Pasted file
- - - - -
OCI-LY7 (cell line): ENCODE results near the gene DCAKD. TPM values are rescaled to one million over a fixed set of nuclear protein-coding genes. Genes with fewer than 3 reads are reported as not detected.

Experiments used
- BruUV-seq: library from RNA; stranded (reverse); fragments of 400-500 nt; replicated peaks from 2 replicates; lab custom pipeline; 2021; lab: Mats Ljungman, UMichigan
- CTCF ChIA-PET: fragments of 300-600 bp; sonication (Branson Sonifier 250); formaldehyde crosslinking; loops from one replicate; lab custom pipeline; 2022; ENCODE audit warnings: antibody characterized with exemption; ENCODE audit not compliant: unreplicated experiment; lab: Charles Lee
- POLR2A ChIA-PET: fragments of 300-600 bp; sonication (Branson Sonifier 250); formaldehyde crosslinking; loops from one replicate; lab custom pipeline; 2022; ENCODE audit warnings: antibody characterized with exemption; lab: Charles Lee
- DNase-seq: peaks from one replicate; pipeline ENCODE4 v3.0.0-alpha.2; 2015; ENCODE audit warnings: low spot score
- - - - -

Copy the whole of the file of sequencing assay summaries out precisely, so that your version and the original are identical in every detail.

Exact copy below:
OCI-LY7 (cell line): ENCODE results near the gene DCAKD. TPM values are rescaled to one million over a fixed set of nuclear protein-coding genes. Genes with fewer than 3 reads are reported as not detected.

Experiments used
- BruUV-seq: library from RNA; stranded (reverse); fragments of 400-500 nt; replicated peaks from 2 replicates; lab custom pipeline; 2021; lab: Mats Ljungman, UMichigan
- CTCF ChIA-PET: fragments of 300-600 bp; sonication (Branson Sonifier 250); formaldehyde crosslinking; loops from one replicate; lab custom pipeline; 2022; ENCODE audit warnings: antibody characterized with exemption; ENCODE audit not compliant: unreplicated experiment; lab: Charles Lee
- POLR2A ChIA-PET: fragments of 300-600 bp; sonication (Branson Sonifier 250); formaldehyde crosslinking; loops from one replicate; lab custom pipeline; 2022; ENCODE audit warnings: antibody characterized with exemption; lab: Charles Lee
- DNase-seq: peaks from one replicate; pipeline ENCODE4 v3.0.0-alpha.2; 2015; ENCODE audit warnings: low spot score